High Court Strikes Down Appointment of Anti-Counterfeit Agency Board Chairman Twice in a Row

anti-counterfeit-agency-aca-nairobi-lsk-milimani-legal-awareness-week-2016-kenya

This blogger has come across a recent High Court judgment in the case of Republic v Attorney General & 2 others Ex parte Tom Odoyo Oloo [2016] eKLR in which the appointment of the chairman of Anti-Counterfeit Agency (ACA) was challenged for being unconstitutional.  In the earlier case of Republic v. Attorney General & 3 Others Ex-Parte Tom Odoyo Oloo [2015] eKLR discussed on this blog here, the High Court struck down the appointment of Polycarp Igathe as ACA Chairman and less than one week later on 24th December 2015, the Cabinet Secretary responsible for ACA appointed Igathe as ACA Chairman to take effect from 17th April 2015, the effective date that was the subject of the Court’s orders in the 2015 case. According to the applicant in the present case, this re-appointment of Igathe was both illegal and unconstitutional.

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Court of Appeal Settles 20 Year Copyright Dispute: Case of Mount Kenya Sundries v Macmillan Publishers

Macmillan Memorial Library Kenya

A recent judgment by the Court of Appeal in the case of Mount Kenya Sundries Ltd v Macmillan Kenya (Publishers) Ltd [2016] eKLR involved a copyright infringement claim with respect to two maps of Kenya produced between 1985 and 1990 by the Respondent, Macmillan (now known as Moran Publishers). At the High Court, Macmillan had successfully proved that Mount Kenya had reproduced and sold its maps without its authorisation contrary to the Copyright Act. This High Court decision has been discussed previously here.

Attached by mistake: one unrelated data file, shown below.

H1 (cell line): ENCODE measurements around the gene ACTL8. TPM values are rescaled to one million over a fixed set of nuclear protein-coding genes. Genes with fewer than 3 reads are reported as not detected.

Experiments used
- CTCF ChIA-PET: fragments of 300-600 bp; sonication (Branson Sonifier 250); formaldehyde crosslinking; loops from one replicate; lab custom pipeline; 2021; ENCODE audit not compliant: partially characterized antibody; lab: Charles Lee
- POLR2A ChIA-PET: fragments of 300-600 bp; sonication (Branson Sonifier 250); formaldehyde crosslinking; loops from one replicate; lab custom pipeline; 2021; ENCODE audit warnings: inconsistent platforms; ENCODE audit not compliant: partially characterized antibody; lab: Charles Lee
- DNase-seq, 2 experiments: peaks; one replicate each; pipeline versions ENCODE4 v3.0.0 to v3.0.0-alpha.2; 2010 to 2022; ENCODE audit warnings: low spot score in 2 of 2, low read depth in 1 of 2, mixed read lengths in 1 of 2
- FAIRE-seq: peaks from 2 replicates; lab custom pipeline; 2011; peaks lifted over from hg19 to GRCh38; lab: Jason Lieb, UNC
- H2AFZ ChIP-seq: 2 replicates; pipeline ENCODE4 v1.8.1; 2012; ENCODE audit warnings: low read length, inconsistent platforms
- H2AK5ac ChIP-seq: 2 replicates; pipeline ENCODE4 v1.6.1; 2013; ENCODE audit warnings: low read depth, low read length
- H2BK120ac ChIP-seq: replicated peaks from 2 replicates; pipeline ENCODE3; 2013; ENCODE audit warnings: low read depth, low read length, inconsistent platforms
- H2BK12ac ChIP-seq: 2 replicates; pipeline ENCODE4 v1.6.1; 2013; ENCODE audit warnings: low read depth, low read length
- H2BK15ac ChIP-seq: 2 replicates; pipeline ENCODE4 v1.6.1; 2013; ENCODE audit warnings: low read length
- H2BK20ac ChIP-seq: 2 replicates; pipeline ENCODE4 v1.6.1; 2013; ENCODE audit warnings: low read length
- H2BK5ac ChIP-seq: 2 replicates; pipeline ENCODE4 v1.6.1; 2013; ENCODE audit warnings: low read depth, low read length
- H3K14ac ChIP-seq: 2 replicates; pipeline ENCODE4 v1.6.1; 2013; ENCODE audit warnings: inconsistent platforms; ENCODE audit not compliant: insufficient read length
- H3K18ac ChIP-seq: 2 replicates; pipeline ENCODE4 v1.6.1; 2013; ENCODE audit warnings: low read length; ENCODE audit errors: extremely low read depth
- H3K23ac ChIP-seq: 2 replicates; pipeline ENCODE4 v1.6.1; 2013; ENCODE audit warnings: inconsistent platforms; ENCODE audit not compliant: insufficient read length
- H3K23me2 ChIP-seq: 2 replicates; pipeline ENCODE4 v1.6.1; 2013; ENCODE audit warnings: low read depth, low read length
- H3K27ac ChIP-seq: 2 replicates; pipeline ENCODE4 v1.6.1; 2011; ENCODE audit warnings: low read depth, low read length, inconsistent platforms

In the present appeal, the court reconsidered the evidence, evaluated the submissions of both parties in order to determine several key issues including locus standi (standing to sue), copyright ownership of the maps and copyright infringement of the maps.

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Court Upholds Anti-Counterfeit Agency Raid and Seizure: Shikanisha Shoes Collection v Attorney General

simba land counterfeit shoes timberland shikanisha nakuru kenya ACA anti-counterfeit agency raid 2016

How to spot ‘fake’ Timberland shoes 101

Following the high profile raid and seizure of a ‘fake’ shoes shop in Nakuru (see video footage here), the court has delivered a recent judgment in the case of Paul Kihara Nduba t/a Shikanisha Shoes Collection v Attorney General & another [2016] eKLR in which the owner of the Nakuru shoes shop challenged the enforcement actions taken by the Anti-Counterfeit Agency (ACA). The Petitioner sought several declaratory orders from the court to the effect that Section 23 (c) of the Anti-Counterfeit Act No. 13 of 2008 is unconstitutional and inconsistent with Articles 23 (2), 25 (c) and 31 (a) of the Constitution of Kenya and that ACA acted in excess of and in violation of Section 31 (a) and (b) of the Constitution.

In determining this petition, the court addressed the following issues: 1) Whether this petition is competent; 2) Whether the seizure of the Petitioner’s goods by ACA was lawful; and 3) Whether the Petitioner is entitled to the orders sought in the petition.

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Incidental Use and Copyright Exhaustion: High Court Ruling in Nairobi Map Service v Celtel Kenya (Zain Kenya)

celtel map kenya africa